Digital display advertising addresses this by making selectivity key within publisher networks. There are dedicated supply teams who vet every single online publication for offensive or unsafe content. Questionable content gets blocklisted by publishing managers to ensure brands never have their message appear next to something negative.

The sites within these premium networks have stature and are committed to high-quality content and brand-safe environments. This is because content on sites within the network is generated from trusted journalists and vetted bloggers who have stated and verifiable publication standards. Local journalism accounts for 35% of the JustPremium network and local journalists are perceived as more caring (36%), trustworthy (29%) and neutral or unbiased (23%) by consumers than larger news outlets, according to a study by The Knight Foundation.

Ultimately, the real Rich Media digital display advantage comes from the power and control it gives to advertisers. They can handpick where they want to advertise. So far, Facebook has refused to offer the same guarantees to advertisers, maintaining that they do not plan on changing their policies. This may put brands in a precarious position if they find that Facebook and other social media platforms are not receptive enough to their brand safety standards.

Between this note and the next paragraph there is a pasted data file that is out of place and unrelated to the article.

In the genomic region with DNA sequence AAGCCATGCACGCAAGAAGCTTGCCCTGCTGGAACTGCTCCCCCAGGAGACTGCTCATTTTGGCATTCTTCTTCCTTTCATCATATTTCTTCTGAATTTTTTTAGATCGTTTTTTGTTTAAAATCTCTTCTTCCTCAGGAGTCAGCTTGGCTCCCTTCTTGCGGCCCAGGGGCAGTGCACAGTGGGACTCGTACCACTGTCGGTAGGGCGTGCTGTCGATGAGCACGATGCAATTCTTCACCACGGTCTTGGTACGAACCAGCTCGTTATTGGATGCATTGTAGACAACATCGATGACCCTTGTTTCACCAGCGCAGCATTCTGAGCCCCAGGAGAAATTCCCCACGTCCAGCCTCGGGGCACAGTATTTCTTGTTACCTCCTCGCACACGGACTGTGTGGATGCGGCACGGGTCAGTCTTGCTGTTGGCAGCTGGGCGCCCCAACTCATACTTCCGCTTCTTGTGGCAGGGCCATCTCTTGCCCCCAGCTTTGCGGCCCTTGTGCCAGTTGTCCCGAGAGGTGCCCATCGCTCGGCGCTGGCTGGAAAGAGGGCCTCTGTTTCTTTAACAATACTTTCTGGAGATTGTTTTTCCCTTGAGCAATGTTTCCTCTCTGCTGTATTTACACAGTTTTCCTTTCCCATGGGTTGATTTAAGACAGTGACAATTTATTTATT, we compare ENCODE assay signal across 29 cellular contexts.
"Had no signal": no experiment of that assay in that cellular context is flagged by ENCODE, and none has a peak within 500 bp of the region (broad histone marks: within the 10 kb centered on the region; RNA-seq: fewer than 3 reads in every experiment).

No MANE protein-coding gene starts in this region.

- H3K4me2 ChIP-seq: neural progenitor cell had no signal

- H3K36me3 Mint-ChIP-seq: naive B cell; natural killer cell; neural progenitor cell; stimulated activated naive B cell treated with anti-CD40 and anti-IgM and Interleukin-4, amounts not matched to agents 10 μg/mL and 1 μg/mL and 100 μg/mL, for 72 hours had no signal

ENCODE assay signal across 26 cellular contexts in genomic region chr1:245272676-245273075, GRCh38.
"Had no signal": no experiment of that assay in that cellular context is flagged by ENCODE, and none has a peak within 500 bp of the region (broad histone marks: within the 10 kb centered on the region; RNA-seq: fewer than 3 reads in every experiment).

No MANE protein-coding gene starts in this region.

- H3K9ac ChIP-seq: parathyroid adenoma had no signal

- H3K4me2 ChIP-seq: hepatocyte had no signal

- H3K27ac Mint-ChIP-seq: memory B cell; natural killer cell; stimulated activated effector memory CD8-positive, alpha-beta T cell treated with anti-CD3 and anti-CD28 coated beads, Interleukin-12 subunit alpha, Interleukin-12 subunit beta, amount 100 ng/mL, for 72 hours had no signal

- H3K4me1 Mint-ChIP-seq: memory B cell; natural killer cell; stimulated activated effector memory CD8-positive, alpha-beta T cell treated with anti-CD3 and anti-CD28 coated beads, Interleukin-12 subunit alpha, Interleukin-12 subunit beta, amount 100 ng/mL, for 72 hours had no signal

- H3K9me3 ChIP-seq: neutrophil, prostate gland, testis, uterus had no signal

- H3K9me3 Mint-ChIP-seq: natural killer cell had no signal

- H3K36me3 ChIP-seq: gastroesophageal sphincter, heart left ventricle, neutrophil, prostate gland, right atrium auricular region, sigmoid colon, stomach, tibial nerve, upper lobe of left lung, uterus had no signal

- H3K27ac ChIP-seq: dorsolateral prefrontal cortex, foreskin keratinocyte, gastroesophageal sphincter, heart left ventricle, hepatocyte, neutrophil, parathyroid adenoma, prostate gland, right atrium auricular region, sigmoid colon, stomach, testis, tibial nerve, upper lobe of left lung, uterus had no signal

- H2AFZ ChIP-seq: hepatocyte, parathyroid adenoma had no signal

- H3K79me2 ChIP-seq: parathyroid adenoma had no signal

Unparalleled Performance

High impact creatives in brand-safe environments make Rich Media ads incredibly effective. Often brand success and sales boosts are directly attributable to a strong Rich Media campaign that provides a high return on investment for the advertiser.